AAS 199th meeting, Washington, DC, January 2002
Session 138. AGN - Surveys
Display, Thursday, January 10, 2002, 9:20am-4:00pm, Exhibit Hall

## [138.19] The Spatial Correlation Function of X-ray Selected AGN

C.R. Mullis (ESO), J.P. Henry (IfA), I.M. Gioia (IRA-CNR), H. Boehringer, U.G. Briel, W. Voges (MPE), J.P. Huchra (CfA)

In the {\em ROSAT\/} All-Sky Survey, an 80.7 deg2 region around the north ecliptic pole (NEP) constitutes the deepest observation of the X-ray sky ever achieved with such a large, contiguous solid angle. Here 445 unique sources are detected with fluxes measured at greater than 4\sigma significance. We have identified the physical nature of 443 (99.6%) of the {\em ROSAT\/} NEP X-ray sources through a comprehensive program of imaging and spectroscopy. Active galactic nuclei (AGN) are the dominant constituents comprising nearly half (49.0%) of the sample.

The {\em ROSAT\/} NEP sample of 217 AGN is particularly well suited for a clustering analysis. The AGN are drawn from a contiguous, wide-angle region in the sky sampled to a relatively deep X-ray flux limit (~3 \times 10-14 erg s-1 cm-2, 0.5 -- 2.0 keV). The AGN sample is essentially complete and we have spectroscopically measured redshifts for the entire sample. Furthermore, the survey selection function is well determined and only a function of X-ray flux. Finally, our low-redshift determination of the AGN correlation function complements the high-redshift results obtained for optically selected AGN.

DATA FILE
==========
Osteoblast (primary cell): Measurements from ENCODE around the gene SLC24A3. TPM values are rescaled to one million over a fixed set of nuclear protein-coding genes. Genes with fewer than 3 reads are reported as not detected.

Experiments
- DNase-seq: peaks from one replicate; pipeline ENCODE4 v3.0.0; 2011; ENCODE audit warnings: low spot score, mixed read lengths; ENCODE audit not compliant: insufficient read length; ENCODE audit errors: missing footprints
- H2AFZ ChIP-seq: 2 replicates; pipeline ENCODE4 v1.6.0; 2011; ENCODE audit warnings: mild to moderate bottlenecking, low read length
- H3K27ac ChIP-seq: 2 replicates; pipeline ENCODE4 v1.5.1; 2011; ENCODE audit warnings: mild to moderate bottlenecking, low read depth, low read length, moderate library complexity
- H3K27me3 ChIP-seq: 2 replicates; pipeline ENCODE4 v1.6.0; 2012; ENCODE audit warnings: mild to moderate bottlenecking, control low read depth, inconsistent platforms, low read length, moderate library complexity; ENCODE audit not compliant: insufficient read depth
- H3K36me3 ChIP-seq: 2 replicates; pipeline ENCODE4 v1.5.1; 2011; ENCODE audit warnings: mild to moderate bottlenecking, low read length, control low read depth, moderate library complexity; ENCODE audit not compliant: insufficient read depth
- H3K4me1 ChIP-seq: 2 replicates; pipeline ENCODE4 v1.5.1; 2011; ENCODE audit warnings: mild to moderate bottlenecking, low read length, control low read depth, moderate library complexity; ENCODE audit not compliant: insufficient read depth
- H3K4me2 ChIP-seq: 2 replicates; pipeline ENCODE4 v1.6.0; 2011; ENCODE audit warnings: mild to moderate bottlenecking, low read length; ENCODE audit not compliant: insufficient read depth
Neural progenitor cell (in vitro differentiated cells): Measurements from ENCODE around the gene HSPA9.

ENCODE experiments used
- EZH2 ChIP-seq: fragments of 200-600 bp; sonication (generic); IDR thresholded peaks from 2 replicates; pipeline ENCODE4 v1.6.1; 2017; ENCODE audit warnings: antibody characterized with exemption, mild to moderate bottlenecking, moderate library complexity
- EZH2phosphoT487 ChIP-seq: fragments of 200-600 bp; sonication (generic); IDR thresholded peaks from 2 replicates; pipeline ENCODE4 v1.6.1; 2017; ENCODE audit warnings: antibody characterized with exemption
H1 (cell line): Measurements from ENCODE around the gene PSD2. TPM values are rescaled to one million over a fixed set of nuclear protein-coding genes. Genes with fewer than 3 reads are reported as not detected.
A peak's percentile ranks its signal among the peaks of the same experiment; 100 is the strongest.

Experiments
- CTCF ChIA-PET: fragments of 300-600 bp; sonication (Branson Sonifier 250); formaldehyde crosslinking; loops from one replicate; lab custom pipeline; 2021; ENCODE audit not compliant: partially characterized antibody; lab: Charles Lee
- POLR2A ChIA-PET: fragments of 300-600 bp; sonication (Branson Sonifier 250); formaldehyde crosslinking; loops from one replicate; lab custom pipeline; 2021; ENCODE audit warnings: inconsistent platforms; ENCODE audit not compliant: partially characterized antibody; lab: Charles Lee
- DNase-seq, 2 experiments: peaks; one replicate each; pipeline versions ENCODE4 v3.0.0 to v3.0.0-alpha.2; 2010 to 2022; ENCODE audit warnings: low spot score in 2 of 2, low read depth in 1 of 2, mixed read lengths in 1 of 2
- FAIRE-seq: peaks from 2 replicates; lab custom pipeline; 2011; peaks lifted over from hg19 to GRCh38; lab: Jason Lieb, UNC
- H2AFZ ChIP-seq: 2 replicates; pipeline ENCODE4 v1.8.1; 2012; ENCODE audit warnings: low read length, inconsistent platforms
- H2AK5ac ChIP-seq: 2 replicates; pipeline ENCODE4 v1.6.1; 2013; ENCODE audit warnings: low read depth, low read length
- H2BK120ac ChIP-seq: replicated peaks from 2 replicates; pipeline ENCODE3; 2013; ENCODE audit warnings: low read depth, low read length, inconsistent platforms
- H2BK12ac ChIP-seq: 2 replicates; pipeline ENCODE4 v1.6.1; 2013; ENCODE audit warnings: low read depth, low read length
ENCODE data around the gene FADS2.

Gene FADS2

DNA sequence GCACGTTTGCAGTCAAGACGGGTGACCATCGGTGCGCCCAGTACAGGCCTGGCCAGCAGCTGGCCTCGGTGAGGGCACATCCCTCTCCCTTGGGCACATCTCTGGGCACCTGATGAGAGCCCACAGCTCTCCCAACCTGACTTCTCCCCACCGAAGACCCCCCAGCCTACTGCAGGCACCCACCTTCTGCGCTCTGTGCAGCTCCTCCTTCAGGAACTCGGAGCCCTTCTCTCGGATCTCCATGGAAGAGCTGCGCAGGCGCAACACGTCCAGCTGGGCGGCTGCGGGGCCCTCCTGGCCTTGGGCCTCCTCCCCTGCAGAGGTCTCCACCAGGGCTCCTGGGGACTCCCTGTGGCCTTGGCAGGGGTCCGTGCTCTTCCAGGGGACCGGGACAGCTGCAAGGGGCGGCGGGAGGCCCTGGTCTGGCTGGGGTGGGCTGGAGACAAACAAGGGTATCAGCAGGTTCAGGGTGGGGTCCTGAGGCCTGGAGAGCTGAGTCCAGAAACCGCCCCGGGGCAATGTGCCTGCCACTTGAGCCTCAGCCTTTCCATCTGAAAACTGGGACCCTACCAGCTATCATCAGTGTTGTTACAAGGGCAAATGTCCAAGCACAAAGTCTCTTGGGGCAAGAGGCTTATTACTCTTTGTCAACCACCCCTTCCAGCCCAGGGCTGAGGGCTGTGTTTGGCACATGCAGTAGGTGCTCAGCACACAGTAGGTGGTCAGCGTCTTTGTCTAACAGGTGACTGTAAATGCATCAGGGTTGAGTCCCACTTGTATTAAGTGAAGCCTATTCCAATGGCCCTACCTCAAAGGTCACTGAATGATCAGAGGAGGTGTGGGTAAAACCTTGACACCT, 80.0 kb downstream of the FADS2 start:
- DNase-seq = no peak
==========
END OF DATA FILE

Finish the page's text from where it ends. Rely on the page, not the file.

We have measured the degree of clustering in the {\em ROSAT\/} NEP AGN data by calculating the two-point spatial correlation function. The significance of the clustering signal (>3.5\sigma) suggests these results are likely the best constraints reported so far for X-ray selected AGN. Our results indicate that X-ray luminous AGN are spatially clustered in a manner similar to that of normal galaxies and optically selected AGN (i.e., r0 ~6\,h-1 Mpc). Furthermore, the NEP determination is a measure of the local behavior (z~.4) of AGN clustering and thus argues that the correlation strength has not evolved strongly since z ~1.4, the redshift typically probed by optical AGN correlation studies.